The prospects for Mastercard payment solutions for cryptocurrencies

Alyona Shevtsova
3 min readFeb 19, 2021


The total cryptocurrency market capitalization reached an all-time high in the last quarter of 2020. And in the first months of 2021, the development and growth of cryptocurrencies wasn’t less explosive. Bitcoin has recently risen above $50,000, and the Ethereum price has more than doubled since the beginning of 2021. Thus, cryptocurrencies again moved from the fringes of financial life, where they were after the fall, back to the center of finance. Investors are engaged again, and therefore the topic of decentralization of the monetary system is again a hot-button issue.

Tens of thousands of people invest in digital currencies, and the prospect of using them as a form of payment for goods and services is getting closer. Many companies have implemented a digital currency payment method in Europe, the USA and Latin America. Among the world’s largest companies, these are some of the leaders in the fast food industry Subway and KFC, the Expedia booking service, the e-commerce company Shopify, Starbucks and others. Bitcoin’s recent all-time high was boosted by the $1.5 billion purchase of bitcoins by American electric-automobile manufacturer Tesla and the company’s announcement of plans to accept bitcoin as a payment method for car sales.

Mastercard MPS has joined the group of companies that support and promote changes in banking and developing financial technologies in cryptocurrency.

Why Mastercard implements cryptocurrency payment solutions

The digital assets are becoming an increasingly important part of the payments world. Mastercard sees how this trend plays out on the payment system network and affects the use of cards to buy crypto assets and convert them into traditional currencies. Mastercard announced that this year it will start supporting select (not all) cryptocurrencies directly on its own network. The choice of cryptocurrencies will be based on the principles for digital currencies, which focus on the consumer protections and legal compliance.

Mastercard’s philosophy on cryptocurrencies is straightforward — it’s about choice. The payment system doesn’t aim to recommend starting to use cryptocurrencies, but works to provide customers, merchants and enterprises with the opportunity to choose and use legal digital opportunities productively and to the full extent. And it doesn’t matter if these are traditional financial transactions or crypto-related.

This change will add a completely new payment method which may open merchants up to new customers, and customers will be able to manage funds in new ways.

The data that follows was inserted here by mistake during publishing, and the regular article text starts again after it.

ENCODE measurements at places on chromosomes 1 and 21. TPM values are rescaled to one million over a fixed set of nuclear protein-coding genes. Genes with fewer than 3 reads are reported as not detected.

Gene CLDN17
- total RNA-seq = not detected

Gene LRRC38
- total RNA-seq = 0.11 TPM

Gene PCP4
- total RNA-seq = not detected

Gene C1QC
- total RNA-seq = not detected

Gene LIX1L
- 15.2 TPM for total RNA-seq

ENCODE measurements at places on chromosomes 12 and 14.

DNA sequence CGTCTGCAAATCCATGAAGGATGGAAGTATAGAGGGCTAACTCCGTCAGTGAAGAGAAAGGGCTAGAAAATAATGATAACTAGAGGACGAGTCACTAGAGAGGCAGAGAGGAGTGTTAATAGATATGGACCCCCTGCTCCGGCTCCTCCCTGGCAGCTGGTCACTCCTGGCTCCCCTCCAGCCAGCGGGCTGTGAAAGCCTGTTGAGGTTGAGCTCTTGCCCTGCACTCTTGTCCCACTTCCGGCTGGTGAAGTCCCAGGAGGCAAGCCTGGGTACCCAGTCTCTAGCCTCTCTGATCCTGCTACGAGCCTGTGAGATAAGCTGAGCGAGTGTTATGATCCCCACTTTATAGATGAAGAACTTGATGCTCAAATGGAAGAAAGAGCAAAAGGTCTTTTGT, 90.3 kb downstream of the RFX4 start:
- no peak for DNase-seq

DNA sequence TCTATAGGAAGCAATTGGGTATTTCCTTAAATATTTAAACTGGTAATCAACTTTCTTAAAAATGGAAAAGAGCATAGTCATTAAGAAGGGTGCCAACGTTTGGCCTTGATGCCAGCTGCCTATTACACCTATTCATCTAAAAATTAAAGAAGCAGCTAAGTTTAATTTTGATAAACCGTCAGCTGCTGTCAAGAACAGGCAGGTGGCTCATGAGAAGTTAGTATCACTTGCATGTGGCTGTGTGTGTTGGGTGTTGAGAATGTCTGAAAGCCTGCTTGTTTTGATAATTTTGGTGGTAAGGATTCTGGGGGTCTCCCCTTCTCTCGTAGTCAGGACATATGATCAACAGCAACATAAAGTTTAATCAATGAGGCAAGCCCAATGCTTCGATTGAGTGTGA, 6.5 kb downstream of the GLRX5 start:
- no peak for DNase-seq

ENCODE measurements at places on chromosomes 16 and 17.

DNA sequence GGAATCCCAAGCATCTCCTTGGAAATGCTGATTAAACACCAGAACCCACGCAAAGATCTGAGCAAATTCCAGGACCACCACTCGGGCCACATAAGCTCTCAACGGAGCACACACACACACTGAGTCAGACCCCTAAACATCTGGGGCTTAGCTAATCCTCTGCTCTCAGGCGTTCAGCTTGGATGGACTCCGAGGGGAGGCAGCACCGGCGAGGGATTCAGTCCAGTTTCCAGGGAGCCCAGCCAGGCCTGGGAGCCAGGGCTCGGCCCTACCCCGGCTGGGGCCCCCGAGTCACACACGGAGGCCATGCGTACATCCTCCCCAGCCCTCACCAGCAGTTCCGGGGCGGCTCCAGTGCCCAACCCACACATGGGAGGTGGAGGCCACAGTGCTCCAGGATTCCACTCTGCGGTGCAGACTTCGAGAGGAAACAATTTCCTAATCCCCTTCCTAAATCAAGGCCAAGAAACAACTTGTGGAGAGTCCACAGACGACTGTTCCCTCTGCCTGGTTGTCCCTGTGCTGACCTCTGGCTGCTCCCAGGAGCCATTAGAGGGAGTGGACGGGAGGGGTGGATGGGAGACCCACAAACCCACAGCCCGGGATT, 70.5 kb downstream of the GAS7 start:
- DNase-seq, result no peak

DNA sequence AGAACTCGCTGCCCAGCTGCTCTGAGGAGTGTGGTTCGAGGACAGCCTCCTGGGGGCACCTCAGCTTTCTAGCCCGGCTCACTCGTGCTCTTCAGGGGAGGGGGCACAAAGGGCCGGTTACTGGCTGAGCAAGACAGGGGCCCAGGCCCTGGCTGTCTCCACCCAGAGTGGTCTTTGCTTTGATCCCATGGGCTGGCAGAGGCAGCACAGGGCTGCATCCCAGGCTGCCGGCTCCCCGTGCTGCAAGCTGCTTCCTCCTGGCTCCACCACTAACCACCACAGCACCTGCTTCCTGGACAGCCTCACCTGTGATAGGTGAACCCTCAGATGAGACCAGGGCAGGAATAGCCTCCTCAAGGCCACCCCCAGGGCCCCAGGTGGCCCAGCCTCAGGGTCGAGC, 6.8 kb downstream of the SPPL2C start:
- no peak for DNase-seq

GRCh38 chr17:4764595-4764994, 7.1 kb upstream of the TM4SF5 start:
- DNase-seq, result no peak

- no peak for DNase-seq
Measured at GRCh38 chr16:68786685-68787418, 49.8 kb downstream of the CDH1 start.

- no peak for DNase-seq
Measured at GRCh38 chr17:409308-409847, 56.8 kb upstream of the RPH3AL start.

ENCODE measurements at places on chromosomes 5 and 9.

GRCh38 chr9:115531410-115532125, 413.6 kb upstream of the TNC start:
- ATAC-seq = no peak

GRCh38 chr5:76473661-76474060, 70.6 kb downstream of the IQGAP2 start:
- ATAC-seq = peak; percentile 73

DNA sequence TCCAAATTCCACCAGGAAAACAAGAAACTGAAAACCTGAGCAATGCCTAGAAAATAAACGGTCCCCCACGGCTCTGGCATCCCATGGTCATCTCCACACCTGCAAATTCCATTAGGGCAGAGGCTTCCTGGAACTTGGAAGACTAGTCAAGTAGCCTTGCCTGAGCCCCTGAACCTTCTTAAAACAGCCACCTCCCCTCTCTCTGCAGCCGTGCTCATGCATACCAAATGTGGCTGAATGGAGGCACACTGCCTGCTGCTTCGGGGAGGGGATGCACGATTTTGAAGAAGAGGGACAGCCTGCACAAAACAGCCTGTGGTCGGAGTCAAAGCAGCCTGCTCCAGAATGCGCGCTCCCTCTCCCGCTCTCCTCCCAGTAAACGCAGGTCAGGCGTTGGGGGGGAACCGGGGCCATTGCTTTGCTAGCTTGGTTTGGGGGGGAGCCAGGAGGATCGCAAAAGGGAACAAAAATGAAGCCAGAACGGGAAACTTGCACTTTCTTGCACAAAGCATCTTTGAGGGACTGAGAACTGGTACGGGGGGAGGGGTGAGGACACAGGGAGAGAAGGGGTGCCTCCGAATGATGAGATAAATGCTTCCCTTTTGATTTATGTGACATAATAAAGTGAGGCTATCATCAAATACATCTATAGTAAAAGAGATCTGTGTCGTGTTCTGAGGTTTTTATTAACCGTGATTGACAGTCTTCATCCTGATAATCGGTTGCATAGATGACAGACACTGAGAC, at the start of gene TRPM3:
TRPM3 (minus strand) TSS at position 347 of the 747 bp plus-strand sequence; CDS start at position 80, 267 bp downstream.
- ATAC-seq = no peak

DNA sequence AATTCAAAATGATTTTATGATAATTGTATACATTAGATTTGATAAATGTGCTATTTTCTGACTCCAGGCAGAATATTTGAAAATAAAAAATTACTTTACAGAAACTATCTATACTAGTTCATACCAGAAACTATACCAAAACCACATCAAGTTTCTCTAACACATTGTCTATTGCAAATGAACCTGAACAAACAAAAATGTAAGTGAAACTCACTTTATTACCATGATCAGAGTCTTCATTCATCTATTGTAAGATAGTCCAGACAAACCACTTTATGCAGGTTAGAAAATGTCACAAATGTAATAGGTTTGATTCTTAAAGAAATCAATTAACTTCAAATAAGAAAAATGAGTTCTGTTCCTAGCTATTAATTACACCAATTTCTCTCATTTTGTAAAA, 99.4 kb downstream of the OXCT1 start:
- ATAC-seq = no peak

The key points for Mastercard in the cryptocurrencies operations are:

● The same level of security and protection of consumers’ information as with credit cards;

● Strict compliance protocols such as KYC to snuff out illegal activity in payment networks;

● The digital assets must follow the relevant local laws and regulations;

● The use of cryptocurrencies for payments.

Mastercard teamed up with Wirex and BitPay last year, and this year with the LVL cryptocurrency exchange to implement the plans for cryptocurrencies integration into its network, as well as for crypto card issuance. Although the digital assets are now converted into traditional currencies on the end of the crypto partners as previously (cryptocurrencies still don’t move through the Mastercard network ), the payment system will start supporting digital assets directly in 2021.

Also, the payment system is actively engaging with several major central banks on the launch of central bank digital currencies (CBDCs) as a new payment method for citizens. However, the barrier here is the legislation of the countries, many of which prevent or simply don’t regulate the issuance of the Central Bank digital currency.

A grain of salt

Despite the steady growth of cryptocurrency owners and supporters, a large number of people and companies still look at today’s trends in the cryptocurrency market with a grain of salt. Why? There are several reasons for this. Of course, the high volatility of cryptocurrencies. The issue of legalisation of cryptocurrencies by the governments and the introduction of field regulation is also relevant, because the crypto transfers can be declared illegal or taxed at any time. Furthermore, the cryptocurrency market is quite low-liquid — in November 2020, about 2% of the anonymous accounts control 95% of all bitcoins. The digital currencies are very young and not time-proved like gold, for example. This creates opportunities, but stability is still more important for the majority.



Alyona Shevtsova

CEO of the international payment system LEO, the shareholder of IBOX Bank